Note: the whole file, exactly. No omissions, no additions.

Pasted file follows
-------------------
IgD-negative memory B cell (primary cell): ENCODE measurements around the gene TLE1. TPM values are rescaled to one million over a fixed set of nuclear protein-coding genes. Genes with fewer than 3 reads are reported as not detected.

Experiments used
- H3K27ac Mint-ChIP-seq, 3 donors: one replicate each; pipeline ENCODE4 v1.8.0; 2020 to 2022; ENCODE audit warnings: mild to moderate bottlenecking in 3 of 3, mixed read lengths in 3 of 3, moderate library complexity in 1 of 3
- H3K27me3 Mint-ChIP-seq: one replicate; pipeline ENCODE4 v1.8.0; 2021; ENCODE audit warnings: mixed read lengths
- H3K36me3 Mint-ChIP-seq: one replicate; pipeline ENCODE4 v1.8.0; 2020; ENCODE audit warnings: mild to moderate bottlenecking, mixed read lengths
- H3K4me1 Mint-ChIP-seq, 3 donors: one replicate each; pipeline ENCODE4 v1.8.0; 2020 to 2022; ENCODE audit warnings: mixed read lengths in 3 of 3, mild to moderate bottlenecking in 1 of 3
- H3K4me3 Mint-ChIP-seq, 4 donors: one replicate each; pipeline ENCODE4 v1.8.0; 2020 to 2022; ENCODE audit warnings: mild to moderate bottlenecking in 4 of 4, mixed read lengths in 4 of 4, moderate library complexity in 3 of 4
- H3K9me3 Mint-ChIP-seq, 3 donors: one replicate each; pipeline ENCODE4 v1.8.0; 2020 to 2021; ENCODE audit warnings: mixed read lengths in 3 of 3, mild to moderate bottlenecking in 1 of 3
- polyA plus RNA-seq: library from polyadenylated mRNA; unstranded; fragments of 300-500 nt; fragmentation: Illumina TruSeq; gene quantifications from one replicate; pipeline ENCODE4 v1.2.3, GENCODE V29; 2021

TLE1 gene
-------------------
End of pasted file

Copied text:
IgD-negative memory B cell (primary cell): ENCODE measurements around the gene TLE1. TPM values are rescaled to one million over a fixed set of nuclear protein-coding genes. Genes with fewer than 3 reads are reported as not detected.

Experiments used
- H3K27ac Mint-ChIP-seq, 3 donors: one replicate each; pipeline ENCODE4 v1.8.0; 2020 to 2022; ENCODE audit warnings: mild to moderate bottlenecking in 3 of 3, mixed read lengths in 3 of 3, moderate library complexity in 1 of 3
- H3K27me3 Mint-ChIP-seq: one replicate; pipeline ENCODE4 v1.8.0; 2021; ENCODE audit warnings: mixed read lengths
- H3K36me3 Mint-ChIP-seq: one replicate; pipeline ENCODE4 v1.8.0; 2020; ENCODE audit warnings: mild to moderate bottlenecking, mixed read lengths
- H3K4me1 Mint-ChIP-seq, 3 donors: one replicate each; pipeline ENCODE4 v1.8.0; 2020 to 2022; ENCODE audit warnings: mixed read lengths in 3 of 3, mild to moderate bottlenecking in 1 of 3
- H3K4me3 Mint-ChIP-seq, 4 donors: one replicate each; pipeline ENCODE4 v1.8.0; 2020 to 2022; ENCODE audit warnings: mild to moderate bottlenecking in 4 of 4, mixed read lengths in 4 of 4, moderate library complexity in 3 of 4
- H3K9me3 Mint-ChIP-seq, 3 donors: one replicate each; pipeline ENCODE4 v1.8.0; 2020 to 2021; ENCODE audit warnings: mixed read lengths in 3 of 3, mild to moderate bottlenecking in 1 of 3
- polyA plus RNA-seq: library from polyadenylated mRNA; unstranded; fragments of 300-500 nt; fragmentation: Illumina TruSeq; gene quantifications from one replicate; pipeline ENCODE4 v1.2.3, GENCODE V29; 2021

TLE1 gene